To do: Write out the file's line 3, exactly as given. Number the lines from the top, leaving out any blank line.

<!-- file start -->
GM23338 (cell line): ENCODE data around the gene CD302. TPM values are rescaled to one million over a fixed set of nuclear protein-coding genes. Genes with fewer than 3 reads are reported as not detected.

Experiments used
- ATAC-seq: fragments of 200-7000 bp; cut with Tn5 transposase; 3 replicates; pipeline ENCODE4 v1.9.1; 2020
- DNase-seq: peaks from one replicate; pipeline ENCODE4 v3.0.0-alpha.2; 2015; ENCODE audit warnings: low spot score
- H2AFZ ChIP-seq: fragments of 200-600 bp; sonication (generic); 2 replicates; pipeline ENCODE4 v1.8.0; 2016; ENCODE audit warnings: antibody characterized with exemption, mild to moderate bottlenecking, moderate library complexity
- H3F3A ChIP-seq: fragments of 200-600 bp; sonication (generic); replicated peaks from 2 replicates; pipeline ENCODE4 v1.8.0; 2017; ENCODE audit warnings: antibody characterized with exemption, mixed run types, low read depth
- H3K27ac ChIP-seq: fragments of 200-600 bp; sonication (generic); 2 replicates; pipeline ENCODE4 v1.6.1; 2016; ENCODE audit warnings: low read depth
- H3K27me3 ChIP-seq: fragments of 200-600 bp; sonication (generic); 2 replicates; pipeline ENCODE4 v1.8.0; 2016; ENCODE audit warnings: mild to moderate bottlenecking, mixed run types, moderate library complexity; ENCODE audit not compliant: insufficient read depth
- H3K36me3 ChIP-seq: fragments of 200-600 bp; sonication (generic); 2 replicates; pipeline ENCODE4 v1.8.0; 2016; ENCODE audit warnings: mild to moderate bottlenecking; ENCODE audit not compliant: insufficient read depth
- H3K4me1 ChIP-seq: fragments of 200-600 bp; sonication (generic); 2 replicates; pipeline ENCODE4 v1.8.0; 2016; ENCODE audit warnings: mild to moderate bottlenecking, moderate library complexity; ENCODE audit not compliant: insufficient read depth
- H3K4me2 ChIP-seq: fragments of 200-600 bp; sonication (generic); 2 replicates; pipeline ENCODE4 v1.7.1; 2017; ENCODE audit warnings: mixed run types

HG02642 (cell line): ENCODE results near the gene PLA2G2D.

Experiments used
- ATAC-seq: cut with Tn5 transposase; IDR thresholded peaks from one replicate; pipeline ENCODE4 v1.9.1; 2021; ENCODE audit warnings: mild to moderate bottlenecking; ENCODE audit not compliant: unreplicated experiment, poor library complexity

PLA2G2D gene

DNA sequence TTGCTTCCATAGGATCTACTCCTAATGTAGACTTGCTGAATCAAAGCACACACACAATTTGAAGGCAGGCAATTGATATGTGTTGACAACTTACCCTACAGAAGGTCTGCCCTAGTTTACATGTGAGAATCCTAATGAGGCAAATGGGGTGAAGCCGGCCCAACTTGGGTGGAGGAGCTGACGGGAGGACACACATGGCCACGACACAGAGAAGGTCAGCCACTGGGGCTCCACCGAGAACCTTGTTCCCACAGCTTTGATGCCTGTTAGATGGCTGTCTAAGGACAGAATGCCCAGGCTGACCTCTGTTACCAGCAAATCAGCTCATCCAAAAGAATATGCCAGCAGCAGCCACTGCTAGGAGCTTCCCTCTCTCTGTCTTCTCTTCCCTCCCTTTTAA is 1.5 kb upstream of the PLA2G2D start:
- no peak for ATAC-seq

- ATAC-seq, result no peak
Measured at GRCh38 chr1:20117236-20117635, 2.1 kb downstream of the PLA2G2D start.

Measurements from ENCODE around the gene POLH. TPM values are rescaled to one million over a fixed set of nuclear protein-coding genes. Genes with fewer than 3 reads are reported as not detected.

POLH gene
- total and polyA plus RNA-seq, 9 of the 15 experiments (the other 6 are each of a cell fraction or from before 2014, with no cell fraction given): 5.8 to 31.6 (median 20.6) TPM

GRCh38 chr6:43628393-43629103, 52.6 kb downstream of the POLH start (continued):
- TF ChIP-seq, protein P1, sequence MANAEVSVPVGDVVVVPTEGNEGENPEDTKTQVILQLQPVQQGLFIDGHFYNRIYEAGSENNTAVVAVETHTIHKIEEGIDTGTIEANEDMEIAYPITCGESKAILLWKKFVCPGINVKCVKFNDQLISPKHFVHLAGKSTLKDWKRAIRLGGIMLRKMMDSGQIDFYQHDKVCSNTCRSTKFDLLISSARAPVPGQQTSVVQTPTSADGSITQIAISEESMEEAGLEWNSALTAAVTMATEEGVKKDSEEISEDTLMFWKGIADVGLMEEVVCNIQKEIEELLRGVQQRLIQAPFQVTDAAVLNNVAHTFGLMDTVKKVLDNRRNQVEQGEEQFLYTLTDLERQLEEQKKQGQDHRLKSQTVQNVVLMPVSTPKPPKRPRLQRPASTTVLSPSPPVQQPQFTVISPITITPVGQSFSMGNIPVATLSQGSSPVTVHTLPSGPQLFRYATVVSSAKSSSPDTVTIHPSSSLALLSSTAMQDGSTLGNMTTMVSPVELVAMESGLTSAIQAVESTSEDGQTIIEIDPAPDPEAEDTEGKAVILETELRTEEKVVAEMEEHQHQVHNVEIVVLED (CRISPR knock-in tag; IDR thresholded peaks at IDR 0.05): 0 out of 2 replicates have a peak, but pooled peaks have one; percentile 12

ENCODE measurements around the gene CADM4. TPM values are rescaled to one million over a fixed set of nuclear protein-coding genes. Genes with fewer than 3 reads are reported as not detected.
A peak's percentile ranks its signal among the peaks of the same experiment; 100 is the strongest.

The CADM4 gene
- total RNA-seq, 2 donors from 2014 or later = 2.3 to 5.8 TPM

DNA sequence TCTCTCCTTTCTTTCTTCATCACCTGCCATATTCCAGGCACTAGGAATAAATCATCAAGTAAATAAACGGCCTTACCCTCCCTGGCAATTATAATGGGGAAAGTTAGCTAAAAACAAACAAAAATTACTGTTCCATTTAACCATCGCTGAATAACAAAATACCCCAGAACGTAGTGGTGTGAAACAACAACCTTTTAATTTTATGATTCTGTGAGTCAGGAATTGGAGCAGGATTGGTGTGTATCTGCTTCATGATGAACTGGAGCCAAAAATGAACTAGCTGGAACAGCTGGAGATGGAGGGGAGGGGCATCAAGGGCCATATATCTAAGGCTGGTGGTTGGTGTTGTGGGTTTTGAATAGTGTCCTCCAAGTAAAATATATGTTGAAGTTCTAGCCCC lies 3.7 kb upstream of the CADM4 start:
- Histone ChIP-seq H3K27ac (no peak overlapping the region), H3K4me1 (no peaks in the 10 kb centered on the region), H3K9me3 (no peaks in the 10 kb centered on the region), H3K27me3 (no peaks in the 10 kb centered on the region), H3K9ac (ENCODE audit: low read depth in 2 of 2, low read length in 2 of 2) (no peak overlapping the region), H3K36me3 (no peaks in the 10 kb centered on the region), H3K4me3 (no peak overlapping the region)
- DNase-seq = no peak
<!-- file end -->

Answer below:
- ATAC-seq: fragments of 200-7000 bp; cut with Tn5 transposase; 3 replicates; pipeline ENCODE4 v1.9.1; 2020